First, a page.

German transportation software developer PTV Group has collaborated with the International Transport Forum (ITF) to model congestion and operational impacts of new curb use scenarios related to rideshare services in Lisbon’s Central Business District (CBD).
Using its traffic modeling and simulation software, PTV analyzed curb-specific impacts that stem from a growing uptake of rideshare services to help public policy define potential reallocation strategies. Published in the ITF report The Shared Use City: Managing the Curb, the results show that as rideshare adoption increases, an overall reduction in traffic delays can be expected, but only when proper management of curbside activities is implemented. The report considers the competing activities that occur along city streets and how increased levels of shared mobility, as well as urban logistics and increases in single parcel deliveries, are adding to curbside congestion. The study reveals the need to manage all competing activities, through efficiently positioned and managed pick-up and drop-off zones, as being key to maintaining smooth traffic flow.
The findings show that if no dedicated curb space is provided for pick-up/drop-off, the vehicle flow capacity reduces by up to 50%, due to the effect of double-parked rideshare vehicles causing congestion. However, the introduction of dedicated pick-up/drop-off curb space reduces delays to traffic flow in the Lisbon CBD by up to 20%. Prioritizing the allocation of curb space to rideshare activities away from existing parking spaces could result in lost parking revenue. However, analysis with PTV’s Vissim microsimulation tool demonstrates that pick-up/drop-off spaces have the potential to service over 90 transactions in an hour, compared to Lisbon’s CBD, which has one transaction per space every five hours. Implementing pricing mechanisms is therefore an important aspect to consider, whereby passengers will pay a premium to be picked up or dropped off at busy locations. This helps manage congestion, but also allows cities to recoup losses in on-street parking revenue. While allocating dedicated curb space is not feasible in all urban areas, the study highlights how the effective management of curb-space best supports the integration of large scale rideshare services on urban streets.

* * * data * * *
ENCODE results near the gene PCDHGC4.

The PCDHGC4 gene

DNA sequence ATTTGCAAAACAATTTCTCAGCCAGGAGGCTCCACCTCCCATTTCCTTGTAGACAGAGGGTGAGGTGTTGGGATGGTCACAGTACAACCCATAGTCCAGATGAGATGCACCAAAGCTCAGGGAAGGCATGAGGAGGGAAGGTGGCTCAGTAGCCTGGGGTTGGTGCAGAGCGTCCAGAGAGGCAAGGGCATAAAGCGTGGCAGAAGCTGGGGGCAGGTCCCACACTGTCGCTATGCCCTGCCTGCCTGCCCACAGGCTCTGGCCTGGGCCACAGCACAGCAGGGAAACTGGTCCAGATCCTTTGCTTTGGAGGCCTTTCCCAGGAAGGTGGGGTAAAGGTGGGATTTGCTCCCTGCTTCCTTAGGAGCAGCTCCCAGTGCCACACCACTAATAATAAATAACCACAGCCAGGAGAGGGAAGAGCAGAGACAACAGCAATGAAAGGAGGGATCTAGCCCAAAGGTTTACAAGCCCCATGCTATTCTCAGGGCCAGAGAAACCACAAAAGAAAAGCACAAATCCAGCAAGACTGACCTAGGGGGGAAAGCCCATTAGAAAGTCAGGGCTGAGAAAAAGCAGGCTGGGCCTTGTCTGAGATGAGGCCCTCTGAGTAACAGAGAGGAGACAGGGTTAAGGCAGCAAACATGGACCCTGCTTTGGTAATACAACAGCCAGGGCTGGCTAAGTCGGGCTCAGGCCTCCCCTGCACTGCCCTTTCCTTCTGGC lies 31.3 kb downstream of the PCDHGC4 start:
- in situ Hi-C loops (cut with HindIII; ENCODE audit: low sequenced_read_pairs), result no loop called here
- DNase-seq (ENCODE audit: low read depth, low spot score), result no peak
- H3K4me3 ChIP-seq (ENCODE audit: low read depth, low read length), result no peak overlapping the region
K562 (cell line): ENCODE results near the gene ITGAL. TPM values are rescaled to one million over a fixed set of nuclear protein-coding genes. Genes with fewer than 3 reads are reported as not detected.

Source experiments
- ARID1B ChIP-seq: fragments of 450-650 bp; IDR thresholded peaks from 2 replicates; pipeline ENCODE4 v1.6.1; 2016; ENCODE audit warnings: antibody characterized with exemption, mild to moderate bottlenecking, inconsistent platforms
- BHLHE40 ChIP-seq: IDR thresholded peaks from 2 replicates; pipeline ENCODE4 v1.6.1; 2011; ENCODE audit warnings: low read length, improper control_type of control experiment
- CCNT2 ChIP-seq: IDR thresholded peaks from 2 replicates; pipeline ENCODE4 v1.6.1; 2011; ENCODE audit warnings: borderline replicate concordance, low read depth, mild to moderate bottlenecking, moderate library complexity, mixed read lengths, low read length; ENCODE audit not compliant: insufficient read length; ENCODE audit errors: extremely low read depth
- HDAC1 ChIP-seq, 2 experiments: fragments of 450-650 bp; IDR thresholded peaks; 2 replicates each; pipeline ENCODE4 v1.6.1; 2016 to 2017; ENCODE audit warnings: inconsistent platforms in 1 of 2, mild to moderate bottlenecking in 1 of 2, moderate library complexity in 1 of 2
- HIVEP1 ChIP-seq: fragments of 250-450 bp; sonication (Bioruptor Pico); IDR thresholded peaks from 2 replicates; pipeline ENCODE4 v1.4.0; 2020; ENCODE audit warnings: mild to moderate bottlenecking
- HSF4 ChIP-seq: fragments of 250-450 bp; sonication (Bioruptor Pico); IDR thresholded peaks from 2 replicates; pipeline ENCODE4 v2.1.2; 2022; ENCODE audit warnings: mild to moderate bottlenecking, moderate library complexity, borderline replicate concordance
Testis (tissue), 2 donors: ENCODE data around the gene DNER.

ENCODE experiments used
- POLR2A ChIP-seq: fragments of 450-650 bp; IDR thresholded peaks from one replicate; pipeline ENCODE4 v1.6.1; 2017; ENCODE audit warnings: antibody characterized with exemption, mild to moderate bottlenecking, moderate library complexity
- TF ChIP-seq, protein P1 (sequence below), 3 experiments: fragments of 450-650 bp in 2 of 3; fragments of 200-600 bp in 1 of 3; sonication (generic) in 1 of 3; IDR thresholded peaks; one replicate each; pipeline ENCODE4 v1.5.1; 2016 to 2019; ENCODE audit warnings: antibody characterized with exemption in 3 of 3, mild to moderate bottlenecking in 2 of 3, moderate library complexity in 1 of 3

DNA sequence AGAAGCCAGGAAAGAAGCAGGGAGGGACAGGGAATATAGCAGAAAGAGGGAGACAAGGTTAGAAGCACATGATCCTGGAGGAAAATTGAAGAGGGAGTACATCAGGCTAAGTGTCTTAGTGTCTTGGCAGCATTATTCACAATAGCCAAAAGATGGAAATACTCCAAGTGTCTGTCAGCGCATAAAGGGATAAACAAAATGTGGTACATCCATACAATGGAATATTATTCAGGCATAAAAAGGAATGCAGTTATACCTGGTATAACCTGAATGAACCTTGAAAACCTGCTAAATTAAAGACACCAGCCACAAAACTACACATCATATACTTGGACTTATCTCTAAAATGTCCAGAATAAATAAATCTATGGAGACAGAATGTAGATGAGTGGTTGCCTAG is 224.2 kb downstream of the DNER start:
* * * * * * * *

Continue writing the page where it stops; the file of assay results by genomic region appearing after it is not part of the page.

To determine how increased levels of shared mobility services impact curbside activity and traffic congestion, different consumer rideshare adoption scenarios were assessed with and without managed curbside space. Data extracted from the adoption scenarios provided an insight into what transitioning to new mobility services may look like. The analysis adopted a three-phase modeling system to ensure a realistic representation of traffic conditions with rideshare services. Firstly, rideshare trip requests obtained from the Lisbon mobility data was fed into PTV’s MaaS Modeler (Mobility-as-a-Service software), which optimized the dispatching and routing of the vehicle fleet to individual person trip requests. Secondly, PTV’s Visum software was used to simulate background traffic conditions of private vehicle trips. Thirdly, the detailed simulation of curbside activities, including individual vehicle behavior and interaction with the background traffic was then carried out with the company’s Vissim microsimulation software.